Six Industries Benefiting from Blockchain Technology

After thousands of proof-of-concepts, blockchain technology has evolved from concept to reality. Organizations are now more confident taking their first steps on their adoption journey, and in turn, it is expected to make a significant impact on the economy. According to a World Economic Forum survey report, 10% of global domestic product (GDP) will be stored on blockchain technology by 2027. Benefits like decentralization, transparency, trust, immutability, high availability and security are much appreciated and have long been expected by many industries, especially those that deal with data and transactions.

However, there are specific industries that will experience the most immediate benefits using blockchain technology. They consist of use cases where improving current business processes raise organizations to a new level:

1.Trade finance. Paper-heavy world of global trade is an industry full of inefficiencies and easily susceptible to fraud. Financial organizations were among the first to pilot projects with distributed ledger technology. As a result, they accelerated processing time for issuing letters of credit from days to hours and developed self-executing contracts on blockchain. Additionally, identity and reputation management (the keystone of any trade cooperation) also improve. Currently, nine out of 10 major banks in North America and Europe are exploring the use of this technology for payments, an Accenture survey finds. Financial institutions can use blockchain to track the trustworthiness of organizations with an immutable historical record of deals.

2.Healthcare. According to the Institute of Medicine, about 30 cents of every healthcare dollar is wasted on needless administrative fees, medical fraud, excessive paperwork and other waste. Blockchain may not be the elixir for age-old problems, but it has great potential to save billions by optimizing current workflow and business processes. Examples include:

  • Personalized treatment and data management: medical data is no longer isolated in one place, and a patient with all his current and potential healthcare providers can use it without duplicating medical tests (e.g. X-ray examination) if they had a common blockchain application.
  • Drug traceability: according to health research funding organization, the global counterfeit drug market is worth about $200 billion annually. It causes financial losses to original manufacturers, but a major problem is fake products can be very different from the original and therefore poses a threat to buyers’ health. With blockchain, drug traceability would be coded and monitored in its journey from the producer, to the wholesaler, pharmacist, transaction, then finally to the patient.

3.Education. Blockchain solves problems associated with security, data availability and traceability. It guarantees a secured data source containing a record of each student’s individual data, which can also provide the proof of learning. All involved stakeholders own the data: students, teachers, parents, colleges and potential employers.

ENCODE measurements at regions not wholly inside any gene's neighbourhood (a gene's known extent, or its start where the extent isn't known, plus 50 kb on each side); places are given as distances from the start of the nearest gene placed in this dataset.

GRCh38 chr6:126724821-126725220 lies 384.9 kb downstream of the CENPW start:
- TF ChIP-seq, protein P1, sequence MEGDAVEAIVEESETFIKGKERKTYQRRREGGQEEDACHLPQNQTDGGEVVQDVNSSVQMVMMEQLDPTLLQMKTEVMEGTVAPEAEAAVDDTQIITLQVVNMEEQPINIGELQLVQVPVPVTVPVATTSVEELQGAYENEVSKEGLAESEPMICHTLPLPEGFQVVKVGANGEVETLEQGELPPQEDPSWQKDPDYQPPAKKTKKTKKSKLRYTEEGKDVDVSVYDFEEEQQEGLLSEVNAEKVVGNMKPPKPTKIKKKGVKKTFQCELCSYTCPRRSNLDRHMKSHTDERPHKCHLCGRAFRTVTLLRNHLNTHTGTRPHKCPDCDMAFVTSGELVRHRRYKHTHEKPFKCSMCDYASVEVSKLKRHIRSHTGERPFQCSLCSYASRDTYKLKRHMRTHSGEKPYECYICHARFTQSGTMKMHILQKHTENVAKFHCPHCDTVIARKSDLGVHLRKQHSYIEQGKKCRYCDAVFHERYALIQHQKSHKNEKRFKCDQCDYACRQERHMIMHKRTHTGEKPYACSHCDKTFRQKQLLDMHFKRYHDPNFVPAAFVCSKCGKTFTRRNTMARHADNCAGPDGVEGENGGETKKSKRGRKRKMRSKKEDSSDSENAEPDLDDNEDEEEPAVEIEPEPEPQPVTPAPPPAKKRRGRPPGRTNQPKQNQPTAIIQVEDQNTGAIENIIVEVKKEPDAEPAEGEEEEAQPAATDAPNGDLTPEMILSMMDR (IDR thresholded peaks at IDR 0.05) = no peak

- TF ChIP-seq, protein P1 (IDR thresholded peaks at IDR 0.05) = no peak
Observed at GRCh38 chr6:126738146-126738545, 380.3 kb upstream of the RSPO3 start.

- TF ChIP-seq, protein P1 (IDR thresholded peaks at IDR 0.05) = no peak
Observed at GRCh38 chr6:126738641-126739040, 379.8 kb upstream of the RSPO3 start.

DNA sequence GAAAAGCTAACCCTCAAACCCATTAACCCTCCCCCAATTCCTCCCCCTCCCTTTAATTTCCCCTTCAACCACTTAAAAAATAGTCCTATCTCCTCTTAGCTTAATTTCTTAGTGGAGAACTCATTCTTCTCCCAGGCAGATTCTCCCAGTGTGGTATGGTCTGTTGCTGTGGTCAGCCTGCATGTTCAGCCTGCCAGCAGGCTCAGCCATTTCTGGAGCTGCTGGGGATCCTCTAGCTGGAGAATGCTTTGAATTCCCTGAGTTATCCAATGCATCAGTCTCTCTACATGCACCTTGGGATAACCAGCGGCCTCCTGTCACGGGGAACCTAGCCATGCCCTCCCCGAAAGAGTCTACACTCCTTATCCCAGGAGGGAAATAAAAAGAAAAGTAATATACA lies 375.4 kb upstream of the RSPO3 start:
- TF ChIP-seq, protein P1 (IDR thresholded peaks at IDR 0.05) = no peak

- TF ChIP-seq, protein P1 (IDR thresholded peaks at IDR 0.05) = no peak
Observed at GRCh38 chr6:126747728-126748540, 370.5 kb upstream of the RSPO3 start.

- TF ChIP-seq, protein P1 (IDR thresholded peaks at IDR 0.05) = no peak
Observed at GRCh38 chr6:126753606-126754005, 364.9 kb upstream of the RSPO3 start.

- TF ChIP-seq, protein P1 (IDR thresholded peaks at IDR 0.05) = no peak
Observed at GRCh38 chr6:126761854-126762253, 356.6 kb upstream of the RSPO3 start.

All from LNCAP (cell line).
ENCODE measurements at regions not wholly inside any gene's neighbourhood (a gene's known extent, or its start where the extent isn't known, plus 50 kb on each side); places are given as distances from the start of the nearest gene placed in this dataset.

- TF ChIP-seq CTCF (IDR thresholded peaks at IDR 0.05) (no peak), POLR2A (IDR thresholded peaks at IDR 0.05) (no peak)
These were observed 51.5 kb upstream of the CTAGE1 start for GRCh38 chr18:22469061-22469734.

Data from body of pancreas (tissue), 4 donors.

4.Legal. One of the main buzzwords around legal-tech is “smart contracts.” With it, execution of legal agreements is done automatically. Other areas, such as intellectual property and chain of custody, are also improved by using blockchain, especially with the use of digital files.

5.Insurance. Insurance experts expect blockchain will touch a number of areas: underwriting, customer on-boarding, travel and life insurance, personal accident insurance, surety insurance, peer-to-peer insurance and claims processing. In healthcare, for example, a doctor could submit a claim to the insurer’s blockchain – this action starts a smart contract, which is programmed inside business rules, revises the claim and defines a total sum to be paid.

6.Governments. Countries like Estonia, United Arab Emirates, Gibraltar, Netherlands and the US have already applied or are applying blockchain technology. For example, digital identity powered on blockchain infrastructure allows debt collection, online voting, land registry and other services. Citizens simply need to set up their identity in an application, then city or state administrations verify them.

Like all new technologies, blockchain has many obstacles. Chief challenges include the coordination with existing systems and business processes, privacy protection, scalability, processing speed and standardization. Uniting all industries, is being weighed down with paper and unstructured data that slows their business processes and stifles profits. However, the C-suite is often its own adoption challenge.

To overcome these challenges, everyone involved with blockchain implementation, including the C-suite, blockchain-vendors, system integrators or enterprise IT-departments, need to be mindful of how it receives data so it can be leveraged into processes. Much of the data in the above industries are still in paper or unstructured form incoming from multiple electronic formats. Companies need to adopt digitization tools in advance or in parallel to blockchain implementation. Incorporating capture for classification, optical character recognition, natural language processing, text analytics, robotics and artificial intelligence in this digital journey will be necessary to make blockchain a reality in an organization.

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